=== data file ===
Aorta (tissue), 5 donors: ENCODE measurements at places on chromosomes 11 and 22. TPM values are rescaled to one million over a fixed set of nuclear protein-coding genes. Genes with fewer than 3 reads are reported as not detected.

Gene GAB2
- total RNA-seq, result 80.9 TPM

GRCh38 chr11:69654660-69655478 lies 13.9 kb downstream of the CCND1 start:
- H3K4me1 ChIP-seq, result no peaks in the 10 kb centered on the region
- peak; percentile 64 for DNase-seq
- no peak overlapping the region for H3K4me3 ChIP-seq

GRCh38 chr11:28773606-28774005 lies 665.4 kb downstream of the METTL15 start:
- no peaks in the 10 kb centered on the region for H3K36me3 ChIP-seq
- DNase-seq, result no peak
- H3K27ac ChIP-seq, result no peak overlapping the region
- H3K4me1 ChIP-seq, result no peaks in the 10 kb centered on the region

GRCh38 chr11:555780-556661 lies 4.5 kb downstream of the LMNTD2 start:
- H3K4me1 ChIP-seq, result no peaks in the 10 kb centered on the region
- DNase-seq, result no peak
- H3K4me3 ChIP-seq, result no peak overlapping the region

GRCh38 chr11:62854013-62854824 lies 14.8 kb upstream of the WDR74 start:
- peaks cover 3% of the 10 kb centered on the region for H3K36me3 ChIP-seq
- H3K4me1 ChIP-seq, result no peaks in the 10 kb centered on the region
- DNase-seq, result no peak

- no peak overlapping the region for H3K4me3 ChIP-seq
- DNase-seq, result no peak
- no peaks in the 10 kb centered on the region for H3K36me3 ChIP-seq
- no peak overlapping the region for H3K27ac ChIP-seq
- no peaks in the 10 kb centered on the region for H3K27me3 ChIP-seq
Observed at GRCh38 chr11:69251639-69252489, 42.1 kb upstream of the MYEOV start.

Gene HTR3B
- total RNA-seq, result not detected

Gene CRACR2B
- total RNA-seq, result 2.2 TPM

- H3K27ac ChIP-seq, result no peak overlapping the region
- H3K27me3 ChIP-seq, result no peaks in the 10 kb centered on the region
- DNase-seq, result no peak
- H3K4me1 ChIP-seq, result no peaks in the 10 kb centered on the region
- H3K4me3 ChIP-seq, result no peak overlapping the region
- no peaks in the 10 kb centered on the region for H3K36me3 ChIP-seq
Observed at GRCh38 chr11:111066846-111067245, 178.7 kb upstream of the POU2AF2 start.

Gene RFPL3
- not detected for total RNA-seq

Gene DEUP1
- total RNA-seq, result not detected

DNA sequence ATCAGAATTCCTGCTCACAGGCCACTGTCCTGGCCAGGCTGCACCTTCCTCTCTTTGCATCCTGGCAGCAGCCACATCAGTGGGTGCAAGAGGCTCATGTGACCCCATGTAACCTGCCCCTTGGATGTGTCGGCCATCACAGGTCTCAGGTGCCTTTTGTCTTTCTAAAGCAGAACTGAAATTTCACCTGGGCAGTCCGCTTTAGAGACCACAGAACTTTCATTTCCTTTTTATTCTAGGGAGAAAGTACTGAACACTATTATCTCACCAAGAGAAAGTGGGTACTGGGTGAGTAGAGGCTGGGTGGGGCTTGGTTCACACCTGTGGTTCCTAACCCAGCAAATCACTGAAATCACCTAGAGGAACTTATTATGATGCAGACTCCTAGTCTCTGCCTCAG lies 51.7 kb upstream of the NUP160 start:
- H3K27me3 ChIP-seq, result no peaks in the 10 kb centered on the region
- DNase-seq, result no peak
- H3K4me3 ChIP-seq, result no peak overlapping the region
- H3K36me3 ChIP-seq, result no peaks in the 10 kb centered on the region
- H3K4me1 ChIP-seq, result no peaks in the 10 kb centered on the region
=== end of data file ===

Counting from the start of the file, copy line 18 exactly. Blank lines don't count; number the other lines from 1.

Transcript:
- peaks cover 3% of the 10 kb centered on the region for H3K36me3 ChIP-seq